The potential for moral education in a time of moral dissolution – The Hippies Strike Back – is not to be underestimated. Thus, as American culture continued down the path of moral relativism, Star Trek continued to strike a note of decidedly progressive, classically liberal moral rigidity. As its popularity exploded in syndication, the potential for a new, second series was often considered. The initial result was a series of films with the original crew, which were wildly successful and validated the longevity of the franchise sufficiently to warrant Star Trek: The Next Generation, which began airing in 1987 and is perhaps the most popular series of the franchise. With a captain more Shakespearean actor and explorer than womanizer, TNG built upon its heritage to include greater dramatic storytelling and soul-searching plot lines that taught a new generation of viewers about morality in an increasingly post-modern world.

While TNG was still on the air, Star Trek: Deep Space Nine was introduced in 1993. Darker in tone than its predecessors, DS9 introduced serialized storytelling to the series. Further, reflecting the changing culture of America, its stories often delved into the grey areas of morality and ethics, and episodes often ended with unresolved conflict and unclear moral decisions. To its great credit, DS9 incorporated serious consideration of religion in society, and in general fleshed out the Trek universe to feel more like a world we recognize. Two other series followed: Star Trek: Voyager debuted in 1995, and featured the first female captain in a series. In 2001 Star Trek: Enterprise premiered, a prequel series boasting a more traditional approach reminiscent of the original show.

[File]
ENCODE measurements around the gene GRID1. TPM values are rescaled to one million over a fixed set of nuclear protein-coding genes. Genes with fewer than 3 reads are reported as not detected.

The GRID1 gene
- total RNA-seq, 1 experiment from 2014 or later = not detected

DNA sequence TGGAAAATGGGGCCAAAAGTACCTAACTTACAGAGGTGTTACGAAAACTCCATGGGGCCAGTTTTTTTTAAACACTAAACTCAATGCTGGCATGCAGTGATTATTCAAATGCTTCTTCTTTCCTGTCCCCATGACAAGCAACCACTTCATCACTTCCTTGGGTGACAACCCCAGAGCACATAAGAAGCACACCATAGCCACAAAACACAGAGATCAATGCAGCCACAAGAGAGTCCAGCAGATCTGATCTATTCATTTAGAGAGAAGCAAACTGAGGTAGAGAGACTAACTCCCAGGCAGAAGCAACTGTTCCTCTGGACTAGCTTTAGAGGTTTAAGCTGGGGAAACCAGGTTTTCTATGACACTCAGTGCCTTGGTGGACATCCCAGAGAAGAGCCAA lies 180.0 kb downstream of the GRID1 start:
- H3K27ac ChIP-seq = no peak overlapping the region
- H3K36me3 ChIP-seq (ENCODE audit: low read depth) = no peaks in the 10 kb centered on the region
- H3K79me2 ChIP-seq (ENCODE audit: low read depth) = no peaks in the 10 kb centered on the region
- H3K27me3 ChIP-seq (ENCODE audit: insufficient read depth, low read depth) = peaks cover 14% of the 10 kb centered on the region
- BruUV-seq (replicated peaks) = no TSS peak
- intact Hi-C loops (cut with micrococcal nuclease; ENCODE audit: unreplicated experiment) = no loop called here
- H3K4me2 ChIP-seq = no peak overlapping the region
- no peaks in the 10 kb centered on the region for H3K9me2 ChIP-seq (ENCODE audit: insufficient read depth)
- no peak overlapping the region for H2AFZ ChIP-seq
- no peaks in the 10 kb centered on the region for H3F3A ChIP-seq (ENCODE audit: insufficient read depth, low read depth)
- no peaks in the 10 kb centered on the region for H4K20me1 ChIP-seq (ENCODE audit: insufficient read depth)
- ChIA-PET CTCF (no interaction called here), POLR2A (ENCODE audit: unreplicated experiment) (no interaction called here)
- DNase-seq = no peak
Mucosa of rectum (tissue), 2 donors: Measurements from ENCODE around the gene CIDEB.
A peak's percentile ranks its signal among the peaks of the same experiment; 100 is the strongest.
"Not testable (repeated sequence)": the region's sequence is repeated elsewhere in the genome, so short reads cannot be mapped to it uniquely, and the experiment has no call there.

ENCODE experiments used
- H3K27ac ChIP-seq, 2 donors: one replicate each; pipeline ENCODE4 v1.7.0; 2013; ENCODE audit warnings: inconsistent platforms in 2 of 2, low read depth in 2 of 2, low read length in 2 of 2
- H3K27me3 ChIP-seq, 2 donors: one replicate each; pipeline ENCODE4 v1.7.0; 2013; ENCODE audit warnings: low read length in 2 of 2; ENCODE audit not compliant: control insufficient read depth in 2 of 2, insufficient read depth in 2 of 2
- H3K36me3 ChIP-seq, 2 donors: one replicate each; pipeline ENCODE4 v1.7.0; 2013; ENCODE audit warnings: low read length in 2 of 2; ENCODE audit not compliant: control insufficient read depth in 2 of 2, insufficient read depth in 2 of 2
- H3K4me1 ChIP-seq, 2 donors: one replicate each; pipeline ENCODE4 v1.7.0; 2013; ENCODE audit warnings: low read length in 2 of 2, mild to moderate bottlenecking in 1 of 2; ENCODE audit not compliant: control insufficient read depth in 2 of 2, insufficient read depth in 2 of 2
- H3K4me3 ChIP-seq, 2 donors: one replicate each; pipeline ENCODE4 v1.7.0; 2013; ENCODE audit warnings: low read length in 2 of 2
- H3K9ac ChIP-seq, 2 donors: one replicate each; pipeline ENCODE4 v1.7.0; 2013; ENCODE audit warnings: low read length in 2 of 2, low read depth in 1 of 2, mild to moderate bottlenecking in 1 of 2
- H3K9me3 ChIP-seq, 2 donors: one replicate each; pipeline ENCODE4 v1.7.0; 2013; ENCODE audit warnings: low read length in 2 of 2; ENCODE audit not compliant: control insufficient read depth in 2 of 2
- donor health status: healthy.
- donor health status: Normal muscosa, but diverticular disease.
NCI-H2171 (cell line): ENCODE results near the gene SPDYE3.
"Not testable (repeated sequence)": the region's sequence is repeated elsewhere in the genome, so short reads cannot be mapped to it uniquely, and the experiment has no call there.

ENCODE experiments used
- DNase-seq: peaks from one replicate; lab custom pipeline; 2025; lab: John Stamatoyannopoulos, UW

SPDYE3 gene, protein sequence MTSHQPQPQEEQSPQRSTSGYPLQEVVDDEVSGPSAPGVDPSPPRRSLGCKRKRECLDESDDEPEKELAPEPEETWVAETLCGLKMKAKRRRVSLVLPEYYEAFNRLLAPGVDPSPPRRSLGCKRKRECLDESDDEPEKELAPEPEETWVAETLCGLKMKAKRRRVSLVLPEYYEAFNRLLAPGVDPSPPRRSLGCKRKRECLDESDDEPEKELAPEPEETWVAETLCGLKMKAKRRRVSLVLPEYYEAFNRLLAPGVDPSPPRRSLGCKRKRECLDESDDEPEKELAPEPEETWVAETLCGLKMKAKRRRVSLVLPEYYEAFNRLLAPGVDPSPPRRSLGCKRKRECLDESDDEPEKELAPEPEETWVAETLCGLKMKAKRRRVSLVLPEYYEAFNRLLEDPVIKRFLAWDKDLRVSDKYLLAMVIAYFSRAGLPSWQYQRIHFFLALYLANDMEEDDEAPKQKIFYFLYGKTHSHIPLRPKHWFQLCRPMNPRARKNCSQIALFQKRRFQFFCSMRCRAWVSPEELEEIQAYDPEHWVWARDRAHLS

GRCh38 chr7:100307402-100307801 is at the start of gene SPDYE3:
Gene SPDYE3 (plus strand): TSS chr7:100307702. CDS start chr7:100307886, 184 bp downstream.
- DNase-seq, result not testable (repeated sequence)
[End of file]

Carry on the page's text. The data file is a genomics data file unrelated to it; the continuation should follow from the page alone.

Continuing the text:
That’s all a great deal of information, but what does it mean to you? Why should this make you care about Star Trek? Simply, because it’s smart television; perhaps the smartest television there is. Because Star Trek paved the way for every genre television show that came after it; if you like Lost, or Buffy, or Battlestar Galactica, you have Star Trek to thank. If you’ve grown weary of reality television which, using real people, only ever manages to parody actual reality, then Star Trek is a great alternative. If you’re sick of crime dramas, and the plethora of shows that deal with increasingly sick and psychotic ways to kill someone, then the bright eyed optimism of Star Trek is the perfect panacea.

Perhaps you are worried about the corniness, or the sometimes dated appearance of the earlier series. Fair concerns – but with the recent release of both The Original Series and The Next Generation in completely remastered blu-ray format, you can enjoy the older shows in a whole new way, complete with updated effects shots. And even then, the effects are pleasant in a retro fashion; they are old, but rarely unwatchable. What shines through, always, is the sheer quality of the storytelling.

At the end of the day, if you are open to stories that expand the mind and, more than a few times, move the heart, then you will love Star Trek. If science, technology, ethics, law, religion, or just good and evil interest you, you will love Star Trek.  If you love literature, and classical stories, you will love Star TrekTrek may be for geeks, but if the likes of Dante, Shakespeare, Thomas Aquinas, and Tolkien are in that category, it is illustrious indeed.

Next week: So now you’re interested. Where do you begin? Come back for my guide to the entire Star Trek empire.